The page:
As of Jan. 7, three separate lawsuits have been filed against Hopi Tribal Chairman LeRoy Shingoitewa, Vice Chairman Herman Honanie and members of the Hopi Secretarial Election Board including Alphonso Sakeva Sr., Marilyn Tewa, Darrell Kewanwytewa and Alice Kewenvoyouma of the Tribal Operations office. The lawsuits were filed by three separate groups of enrolled Hopi tribal members regarding Draft 24A.
Each of the lawsuits say they want the Jan. 27 secretarial election halted because there has been clear "violations of the current Hopi Constitution" regarding the rewritten Hopi Constitution titled "Draft 24A."
The areas of violations outlined in the three lawsuits focuses on how the 12 villages shall be organized by creating a "new fourth branch of government." The "village" category is the biggest area of concern. Other areas of the lawsuits say that the defendants, Shingoitewa, Honanie, et al, have no right, authority or power to enact Hopi Tribal Resolution 053-2010 to conduct such a constitutional election because it violates the current Hopi Constitution.
In addition the lawsuits charge that Hopi public input, participation or information was never allowed regarding the new draft 24A. The suits also charge that there has been no formal Constitution Task Team Committee since 2004 when that team was disbanded. According to the lawsuits, the current paid Constitution Task Team with Shingoitewa as its team leader has no authority.
The lawsuits also charge that Shingoitewa did not inform the Hopi or Tewa people of a formal, written BIA document dated Sept. 24, 2010 from Western Area BIA Agency Brian Bowker. The document outlines 19 comments of suggestions regarding the new draft, saying Draft 24A clearly violates Section 3, Article 3 of the current, still in-force 1936 Hopi Constitution.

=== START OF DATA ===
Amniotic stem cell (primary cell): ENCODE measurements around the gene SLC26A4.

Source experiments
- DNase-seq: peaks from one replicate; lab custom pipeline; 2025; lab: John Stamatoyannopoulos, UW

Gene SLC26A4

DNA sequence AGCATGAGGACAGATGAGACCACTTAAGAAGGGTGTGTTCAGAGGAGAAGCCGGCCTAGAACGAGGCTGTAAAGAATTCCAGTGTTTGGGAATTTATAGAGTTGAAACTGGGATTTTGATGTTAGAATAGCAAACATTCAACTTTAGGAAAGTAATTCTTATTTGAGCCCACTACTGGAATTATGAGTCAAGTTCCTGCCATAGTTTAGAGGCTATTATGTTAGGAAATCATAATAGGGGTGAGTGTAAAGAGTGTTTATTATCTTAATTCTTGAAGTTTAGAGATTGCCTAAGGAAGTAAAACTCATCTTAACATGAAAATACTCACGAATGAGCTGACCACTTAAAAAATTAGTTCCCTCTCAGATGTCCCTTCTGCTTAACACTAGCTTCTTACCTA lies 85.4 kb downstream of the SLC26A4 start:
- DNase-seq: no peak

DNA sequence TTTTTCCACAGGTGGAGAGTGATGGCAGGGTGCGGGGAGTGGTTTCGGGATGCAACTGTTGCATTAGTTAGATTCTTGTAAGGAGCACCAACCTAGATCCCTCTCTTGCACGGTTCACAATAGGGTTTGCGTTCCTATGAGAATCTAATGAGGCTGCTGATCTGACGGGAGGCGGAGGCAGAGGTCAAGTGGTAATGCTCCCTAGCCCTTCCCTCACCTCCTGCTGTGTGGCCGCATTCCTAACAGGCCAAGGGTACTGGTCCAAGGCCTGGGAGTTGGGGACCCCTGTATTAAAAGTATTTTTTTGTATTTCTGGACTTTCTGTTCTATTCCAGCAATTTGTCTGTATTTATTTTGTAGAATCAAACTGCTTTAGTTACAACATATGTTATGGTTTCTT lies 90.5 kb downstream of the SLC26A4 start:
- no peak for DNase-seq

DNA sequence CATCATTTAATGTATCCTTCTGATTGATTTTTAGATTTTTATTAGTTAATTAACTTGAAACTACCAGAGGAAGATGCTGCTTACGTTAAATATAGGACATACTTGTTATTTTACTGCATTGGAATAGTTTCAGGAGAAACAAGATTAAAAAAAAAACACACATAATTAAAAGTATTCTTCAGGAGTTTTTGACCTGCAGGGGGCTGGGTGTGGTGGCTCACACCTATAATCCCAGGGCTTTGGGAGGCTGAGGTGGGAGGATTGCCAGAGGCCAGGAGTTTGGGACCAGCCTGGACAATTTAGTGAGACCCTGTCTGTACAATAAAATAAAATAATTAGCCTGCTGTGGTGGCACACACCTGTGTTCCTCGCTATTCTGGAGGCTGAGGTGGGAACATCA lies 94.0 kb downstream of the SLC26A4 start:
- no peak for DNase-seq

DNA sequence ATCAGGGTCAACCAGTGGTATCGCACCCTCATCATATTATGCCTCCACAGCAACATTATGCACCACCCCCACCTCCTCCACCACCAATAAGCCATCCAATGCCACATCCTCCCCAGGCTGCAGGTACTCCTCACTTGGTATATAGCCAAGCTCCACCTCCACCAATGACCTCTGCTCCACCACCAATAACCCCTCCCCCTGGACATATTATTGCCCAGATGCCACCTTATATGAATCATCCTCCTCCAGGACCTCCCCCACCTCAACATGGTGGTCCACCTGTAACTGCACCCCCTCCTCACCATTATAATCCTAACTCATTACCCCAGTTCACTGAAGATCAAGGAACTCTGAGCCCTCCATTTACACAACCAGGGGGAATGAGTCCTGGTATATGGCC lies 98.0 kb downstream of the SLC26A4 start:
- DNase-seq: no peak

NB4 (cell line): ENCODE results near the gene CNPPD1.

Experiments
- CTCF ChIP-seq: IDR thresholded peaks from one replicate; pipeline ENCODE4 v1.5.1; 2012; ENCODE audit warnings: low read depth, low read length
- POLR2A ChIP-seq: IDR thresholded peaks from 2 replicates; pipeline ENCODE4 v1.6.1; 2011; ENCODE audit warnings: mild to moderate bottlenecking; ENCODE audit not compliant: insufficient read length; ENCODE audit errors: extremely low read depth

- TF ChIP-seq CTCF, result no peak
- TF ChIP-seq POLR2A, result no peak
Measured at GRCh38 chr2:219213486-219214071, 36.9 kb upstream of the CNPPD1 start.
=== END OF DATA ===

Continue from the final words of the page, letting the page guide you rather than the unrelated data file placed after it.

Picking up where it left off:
The three lawsuits add that the proposed draft violates the current Hopi Constitution that gives only "limited powers" to the Hopi government from the 12 Hopi villages.
All three lawsuits cite that the original "inherent aboriginal power," which has always belonged to the 12 Hopi villages since "time immemorial," was never relinquished, delegated or transferred to the current Hopi Central Government. This would allow them to conduct major change in their tribal constitution without thorough notification and participation by the Hopi community.
On Dec. 2, legal representative for First Mesa and Mishongnovi village suits, Jerry Sekayumptewa, filed a certified question of Hopi Constitutional law petition to the Hopi Tribal Court. In the petition, First Mesa and Mishongnovi are asking the Hopi Appellate Court to render a legal opinion stating that Article III, Section 2 of Draft 24A and Hopi Resolution 053-2010 are illegal in that they violate the inherent sovereign powers of the villages to decide how they will be governed and violate Article III, Section 3 of the current Hopi Constitution of 1936, which states "that each Village will decide for itself how it will be organized."
On Dec. 16, a civil complaint was filed by Flagstaff attorney and former Hopi Chief Judge Gary LaRance. The motion for a preliminary injunction was filed Dec. 21. The third lawsuit was filed by former Vice Chairman Todd Honyaoma on Dec. 20.
"The new Draft 24A and Hopi Resolution 053-2010 both violate the inherent sovereign rights of the villages to decide for themselves whether they should be made part of the Hopi Central Government as a fourth branch. That decision does not belong to the people at large, but to each village," said LaRance.
Hearings for the Nuvamsa-Hamana lawsuit and the Honyaoma lawsuit were set for a preliminary hearing on Jan. 18 at the Hopi Tribal Court.
At press time, no preliminary hearing had been set for the First Mesa-Mishongnovi Village suit.